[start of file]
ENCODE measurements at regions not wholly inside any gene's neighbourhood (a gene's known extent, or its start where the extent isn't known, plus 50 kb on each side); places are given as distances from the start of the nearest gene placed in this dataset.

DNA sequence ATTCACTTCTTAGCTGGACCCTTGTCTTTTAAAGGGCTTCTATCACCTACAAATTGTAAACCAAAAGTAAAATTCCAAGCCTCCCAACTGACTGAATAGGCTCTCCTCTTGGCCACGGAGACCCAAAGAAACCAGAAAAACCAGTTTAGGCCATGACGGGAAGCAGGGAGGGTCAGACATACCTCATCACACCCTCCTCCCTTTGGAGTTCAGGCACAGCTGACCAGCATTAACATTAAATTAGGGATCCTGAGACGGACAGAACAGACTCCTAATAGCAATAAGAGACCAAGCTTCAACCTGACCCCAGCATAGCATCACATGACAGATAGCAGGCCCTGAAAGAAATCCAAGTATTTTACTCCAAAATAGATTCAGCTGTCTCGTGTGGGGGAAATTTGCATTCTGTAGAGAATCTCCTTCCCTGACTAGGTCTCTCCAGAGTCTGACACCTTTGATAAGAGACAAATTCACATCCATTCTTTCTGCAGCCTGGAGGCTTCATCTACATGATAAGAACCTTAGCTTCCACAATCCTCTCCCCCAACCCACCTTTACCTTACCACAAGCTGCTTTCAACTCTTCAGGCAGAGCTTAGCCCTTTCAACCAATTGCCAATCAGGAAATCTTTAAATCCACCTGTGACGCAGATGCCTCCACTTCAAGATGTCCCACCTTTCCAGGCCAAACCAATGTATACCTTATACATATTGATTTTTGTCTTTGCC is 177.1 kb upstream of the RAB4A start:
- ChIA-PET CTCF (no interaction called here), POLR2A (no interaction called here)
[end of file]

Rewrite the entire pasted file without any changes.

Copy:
ENCODE measurements at regions not wholly inside any gene's neighbourhood (a gene's known extent, or its start where the extent isn't known, plus 50 kb on each side); places are given as distances from the start of the nearest gene placed in this dataset.

DNA sequence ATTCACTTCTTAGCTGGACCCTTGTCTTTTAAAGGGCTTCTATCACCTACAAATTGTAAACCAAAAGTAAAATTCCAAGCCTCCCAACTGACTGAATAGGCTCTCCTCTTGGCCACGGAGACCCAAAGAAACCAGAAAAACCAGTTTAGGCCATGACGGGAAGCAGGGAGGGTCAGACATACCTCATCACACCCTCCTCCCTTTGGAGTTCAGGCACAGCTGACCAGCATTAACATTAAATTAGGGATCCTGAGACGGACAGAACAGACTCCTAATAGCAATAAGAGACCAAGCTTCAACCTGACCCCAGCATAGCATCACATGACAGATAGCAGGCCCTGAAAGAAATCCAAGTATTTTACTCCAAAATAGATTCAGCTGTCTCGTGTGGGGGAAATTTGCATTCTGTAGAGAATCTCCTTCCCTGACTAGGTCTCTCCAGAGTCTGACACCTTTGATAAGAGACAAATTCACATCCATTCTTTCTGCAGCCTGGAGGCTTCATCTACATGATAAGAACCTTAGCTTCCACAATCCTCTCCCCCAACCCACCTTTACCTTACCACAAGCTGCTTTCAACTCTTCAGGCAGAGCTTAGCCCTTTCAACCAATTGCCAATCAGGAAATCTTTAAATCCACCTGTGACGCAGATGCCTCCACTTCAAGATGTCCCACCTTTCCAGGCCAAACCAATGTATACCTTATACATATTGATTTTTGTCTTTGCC is 177.1 kb upstream of the RAB4A start:
- ChIA-PET CTCF (no interaction called here), POLR2A (no interaction called here)